Healthcare Foundation has its origins in 2001 when a group of community members rallied together to save their local hospital. Among them were Dick and Mary Ellen Smith—originally a New Yorker and an Angeleno, respectively, who permanently relocated from San Francisco to their Healdsburg home in 2000. Dick was a recently retired investment banker, and Mary Ellen a fashion industry businesswoman. But they had a strong personal connection as well: In 1997, Healdsburg Hospital had saved Mary Ellen’s life.
By 2006, Kay Reed had recruited Mary Ellen for the board of the Healthcare Foundation. In 2008, she was elected board president, two years into a capital campaign that would ultimately raise some $14 million in pledges to keep the hospital open.
“What I most admire about what the Foundation has done since I left is that they have brought the focus back to the community…quickly recognizing what the community needs are and responding to those needs.”Dick and Mary Ellen Smith
“We started originally just wanting to make sure we still had a hospital,” explains Mary Ellen in a recent phone conversation. “That’s when we started becoming donors. And then it evolved over the years. My time on the board, it’s one of the things I’m most proud of, perhaps in my whole life, the work I did there.”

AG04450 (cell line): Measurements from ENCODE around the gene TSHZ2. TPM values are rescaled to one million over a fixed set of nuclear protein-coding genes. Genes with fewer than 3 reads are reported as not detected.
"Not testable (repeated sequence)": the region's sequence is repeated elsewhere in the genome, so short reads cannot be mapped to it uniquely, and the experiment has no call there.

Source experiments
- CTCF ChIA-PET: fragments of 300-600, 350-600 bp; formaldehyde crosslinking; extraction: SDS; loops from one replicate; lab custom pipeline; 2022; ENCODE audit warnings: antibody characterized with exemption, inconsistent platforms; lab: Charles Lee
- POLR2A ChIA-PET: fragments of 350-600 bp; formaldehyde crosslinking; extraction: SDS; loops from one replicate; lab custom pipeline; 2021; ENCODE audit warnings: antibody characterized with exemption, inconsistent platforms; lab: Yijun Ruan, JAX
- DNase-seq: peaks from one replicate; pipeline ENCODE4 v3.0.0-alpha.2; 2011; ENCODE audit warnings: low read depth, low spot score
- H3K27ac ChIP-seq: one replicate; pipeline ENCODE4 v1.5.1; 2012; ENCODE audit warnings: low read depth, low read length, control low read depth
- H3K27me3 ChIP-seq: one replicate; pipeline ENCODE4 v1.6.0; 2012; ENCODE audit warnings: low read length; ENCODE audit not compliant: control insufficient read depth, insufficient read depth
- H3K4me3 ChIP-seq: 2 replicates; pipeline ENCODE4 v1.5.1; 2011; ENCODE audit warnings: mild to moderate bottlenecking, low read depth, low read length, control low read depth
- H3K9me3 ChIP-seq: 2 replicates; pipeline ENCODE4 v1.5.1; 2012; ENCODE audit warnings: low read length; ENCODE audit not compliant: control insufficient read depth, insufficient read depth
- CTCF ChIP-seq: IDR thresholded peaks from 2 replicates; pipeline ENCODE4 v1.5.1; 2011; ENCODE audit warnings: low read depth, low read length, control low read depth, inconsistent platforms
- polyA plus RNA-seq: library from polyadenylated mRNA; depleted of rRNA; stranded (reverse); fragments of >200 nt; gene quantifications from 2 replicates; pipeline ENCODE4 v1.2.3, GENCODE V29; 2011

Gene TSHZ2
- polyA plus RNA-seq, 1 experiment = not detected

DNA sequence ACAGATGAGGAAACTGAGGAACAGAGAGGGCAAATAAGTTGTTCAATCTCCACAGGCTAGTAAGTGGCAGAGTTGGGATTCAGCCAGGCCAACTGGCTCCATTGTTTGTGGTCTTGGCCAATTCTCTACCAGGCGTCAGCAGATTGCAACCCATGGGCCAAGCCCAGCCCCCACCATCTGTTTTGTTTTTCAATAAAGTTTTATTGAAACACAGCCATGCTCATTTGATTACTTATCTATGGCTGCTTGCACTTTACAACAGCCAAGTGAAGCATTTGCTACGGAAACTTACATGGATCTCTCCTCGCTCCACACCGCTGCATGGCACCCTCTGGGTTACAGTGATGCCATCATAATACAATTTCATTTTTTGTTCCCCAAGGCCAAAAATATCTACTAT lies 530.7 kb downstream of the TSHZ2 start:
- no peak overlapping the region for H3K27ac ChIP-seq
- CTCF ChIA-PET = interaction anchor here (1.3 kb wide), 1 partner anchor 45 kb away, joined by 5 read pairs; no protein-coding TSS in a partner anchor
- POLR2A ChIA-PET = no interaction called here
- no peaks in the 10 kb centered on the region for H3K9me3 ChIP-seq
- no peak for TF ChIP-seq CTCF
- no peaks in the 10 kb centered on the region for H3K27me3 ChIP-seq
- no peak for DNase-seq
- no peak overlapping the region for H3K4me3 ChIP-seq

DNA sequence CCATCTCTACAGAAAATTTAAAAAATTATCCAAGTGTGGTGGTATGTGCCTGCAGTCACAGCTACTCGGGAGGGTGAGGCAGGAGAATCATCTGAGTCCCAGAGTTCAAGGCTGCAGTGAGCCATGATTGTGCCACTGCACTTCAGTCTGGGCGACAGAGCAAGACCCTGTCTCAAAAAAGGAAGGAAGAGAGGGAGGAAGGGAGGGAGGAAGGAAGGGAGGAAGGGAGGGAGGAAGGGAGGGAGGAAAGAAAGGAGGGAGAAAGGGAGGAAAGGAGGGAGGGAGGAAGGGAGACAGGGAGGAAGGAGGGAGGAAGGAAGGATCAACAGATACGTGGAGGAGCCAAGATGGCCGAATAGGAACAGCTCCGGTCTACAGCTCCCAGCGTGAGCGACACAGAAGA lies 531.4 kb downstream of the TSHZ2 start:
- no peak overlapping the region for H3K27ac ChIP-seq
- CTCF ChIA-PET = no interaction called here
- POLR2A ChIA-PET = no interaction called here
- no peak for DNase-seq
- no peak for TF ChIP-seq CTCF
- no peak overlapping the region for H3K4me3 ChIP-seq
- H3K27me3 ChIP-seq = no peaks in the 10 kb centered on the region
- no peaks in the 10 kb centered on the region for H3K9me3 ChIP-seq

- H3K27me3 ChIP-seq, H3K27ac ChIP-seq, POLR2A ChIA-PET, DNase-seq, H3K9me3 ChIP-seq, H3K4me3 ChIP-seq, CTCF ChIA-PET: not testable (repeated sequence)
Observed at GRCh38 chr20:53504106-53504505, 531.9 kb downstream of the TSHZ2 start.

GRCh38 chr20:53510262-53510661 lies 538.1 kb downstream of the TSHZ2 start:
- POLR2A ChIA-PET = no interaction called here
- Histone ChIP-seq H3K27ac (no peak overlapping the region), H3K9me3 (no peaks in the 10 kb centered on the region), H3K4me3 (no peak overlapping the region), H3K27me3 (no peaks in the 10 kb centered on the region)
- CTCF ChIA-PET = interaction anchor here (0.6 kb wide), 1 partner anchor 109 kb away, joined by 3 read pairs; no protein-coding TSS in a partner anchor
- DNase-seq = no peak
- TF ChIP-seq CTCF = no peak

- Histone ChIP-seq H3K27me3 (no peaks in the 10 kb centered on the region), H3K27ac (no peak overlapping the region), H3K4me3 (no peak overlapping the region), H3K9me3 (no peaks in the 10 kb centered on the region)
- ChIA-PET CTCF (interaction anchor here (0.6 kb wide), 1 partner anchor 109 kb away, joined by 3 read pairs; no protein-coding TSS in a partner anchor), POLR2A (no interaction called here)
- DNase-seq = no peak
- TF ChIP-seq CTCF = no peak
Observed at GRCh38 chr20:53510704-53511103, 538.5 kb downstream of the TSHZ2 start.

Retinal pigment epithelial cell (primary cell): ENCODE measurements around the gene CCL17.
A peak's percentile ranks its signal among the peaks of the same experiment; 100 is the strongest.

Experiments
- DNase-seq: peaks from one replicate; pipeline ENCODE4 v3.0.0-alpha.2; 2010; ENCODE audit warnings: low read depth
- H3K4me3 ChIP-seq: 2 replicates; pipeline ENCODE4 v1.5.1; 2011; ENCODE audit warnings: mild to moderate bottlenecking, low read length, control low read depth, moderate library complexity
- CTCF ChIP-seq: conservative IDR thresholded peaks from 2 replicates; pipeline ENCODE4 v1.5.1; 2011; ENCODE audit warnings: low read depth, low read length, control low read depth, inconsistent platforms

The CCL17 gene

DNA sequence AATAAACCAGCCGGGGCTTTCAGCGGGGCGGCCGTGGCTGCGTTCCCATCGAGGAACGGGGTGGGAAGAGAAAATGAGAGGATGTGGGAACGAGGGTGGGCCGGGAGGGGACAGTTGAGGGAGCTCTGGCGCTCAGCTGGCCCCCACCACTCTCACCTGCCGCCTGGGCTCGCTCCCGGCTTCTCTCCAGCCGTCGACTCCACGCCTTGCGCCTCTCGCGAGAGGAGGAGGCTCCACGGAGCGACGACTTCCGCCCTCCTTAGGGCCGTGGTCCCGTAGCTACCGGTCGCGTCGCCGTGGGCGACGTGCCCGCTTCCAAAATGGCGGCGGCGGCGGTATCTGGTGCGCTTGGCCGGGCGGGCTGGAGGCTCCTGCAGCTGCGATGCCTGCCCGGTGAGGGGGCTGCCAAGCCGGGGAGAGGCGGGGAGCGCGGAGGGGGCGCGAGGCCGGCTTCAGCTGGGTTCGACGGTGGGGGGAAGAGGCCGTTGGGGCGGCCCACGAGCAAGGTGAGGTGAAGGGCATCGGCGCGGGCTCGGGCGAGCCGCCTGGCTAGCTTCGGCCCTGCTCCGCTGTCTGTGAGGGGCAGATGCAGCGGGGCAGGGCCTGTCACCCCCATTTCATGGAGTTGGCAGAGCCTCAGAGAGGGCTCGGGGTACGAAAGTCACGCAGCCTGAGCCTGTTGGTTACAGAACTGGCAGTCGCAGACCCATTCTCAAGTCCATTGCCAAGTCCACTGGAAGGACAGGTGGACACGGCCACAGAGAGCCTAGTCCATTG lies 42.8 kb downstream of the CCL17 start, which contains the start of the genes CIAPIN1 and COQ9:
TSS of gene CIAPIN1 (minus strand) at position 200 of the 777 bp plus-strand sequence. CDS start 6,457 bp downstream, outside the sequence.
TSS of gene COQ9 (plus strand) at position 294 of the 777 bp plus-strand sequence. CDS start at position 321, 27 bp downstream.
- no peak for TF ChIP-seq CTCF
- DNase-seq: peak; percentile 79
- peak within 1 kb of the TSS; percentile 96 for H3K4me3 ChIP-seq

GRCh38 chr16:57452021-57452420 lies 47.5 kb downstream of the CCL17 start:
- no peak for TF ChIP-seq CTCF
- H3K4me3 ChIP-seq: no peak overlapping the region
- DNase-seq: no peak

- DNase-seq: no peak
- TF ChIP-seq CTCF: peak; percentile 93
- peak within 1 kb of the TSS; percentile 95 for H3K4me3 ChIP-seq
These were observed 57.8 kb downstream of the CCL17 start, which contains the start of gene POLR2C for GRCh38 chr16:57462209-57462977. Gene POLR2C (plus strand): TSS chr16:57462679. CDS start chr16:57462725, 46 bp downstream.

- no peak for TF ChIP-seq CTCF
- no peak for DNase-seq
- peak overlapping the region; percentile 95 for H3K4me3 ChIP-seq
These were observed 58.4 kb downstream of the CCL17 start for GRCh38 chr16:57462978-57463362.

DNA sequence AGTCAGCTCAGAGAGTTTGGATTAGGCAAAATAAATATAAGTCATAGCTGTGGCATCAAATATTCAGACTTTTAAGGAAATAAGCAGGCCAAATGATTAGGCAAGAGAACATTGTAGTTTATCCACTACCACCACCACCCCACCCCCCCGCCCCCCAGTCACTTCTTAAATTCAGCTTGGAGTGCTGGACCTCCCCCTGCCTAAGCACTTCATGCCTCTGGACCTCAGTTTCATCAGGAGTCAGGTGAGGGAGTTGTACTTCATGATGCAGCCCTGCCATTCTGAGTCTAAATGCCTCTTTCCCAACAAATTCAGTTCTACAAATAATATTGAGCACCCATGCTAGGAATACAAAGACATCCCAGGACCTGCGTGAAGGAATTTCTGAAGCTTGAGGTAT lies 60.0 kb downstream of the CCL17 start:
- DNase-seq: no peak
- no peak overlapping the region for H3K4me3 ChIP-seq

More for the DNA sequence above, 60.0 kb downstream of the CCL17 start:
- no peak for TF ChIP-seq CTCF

“What I most admire about what the Foundation has done since I left [is that] they have brought the focus back to the community,” says Mary Ellen, “which is where I think the younger demographic and the younger donors have a greater interest. Particularly in the focus on mental health. There aren’t enough doctors. There aren’t enough therapists. And mental health issues are so severe, particularly after the pandemic. I know, as well, that they were extremely involved in getting out into the community and supporting Reach for Home, supporting the homeless population. They are also active in getting people vaccinated. I think these are the things that are important now: quickly recognizing what the community needs are and responding to those needs.”
That community spirit is part of what has made northern Sonoma County home for the Smiths.
“People here care about each other,” says Mary Ellen. “We’ve been here now for 30 years. We’ve met just amazing people who care about their neighbors and want to take care of them. The work that the Foundation is doing, the commitment, speaks to the generosity that’s here. It’s the most wonderful community I’ve ever lived in.”
Healthcare Heroes are donors who make three-year annual commitments of any amount in support of the Healthcare Foundation’s vision of eliminating health inequities in northern Sonoma County. Since 2016, the combined pledges of our Healthcare Heroes have put over $840,000 to work in our region. With increased funding provided through the Healthcare Hero program, the Foundation can further expand its grant support to frontline nonprofit organizations working to support equitable access to healthcare and mental health services. You can join our Healthcare Heroes or renew your commitment by going here.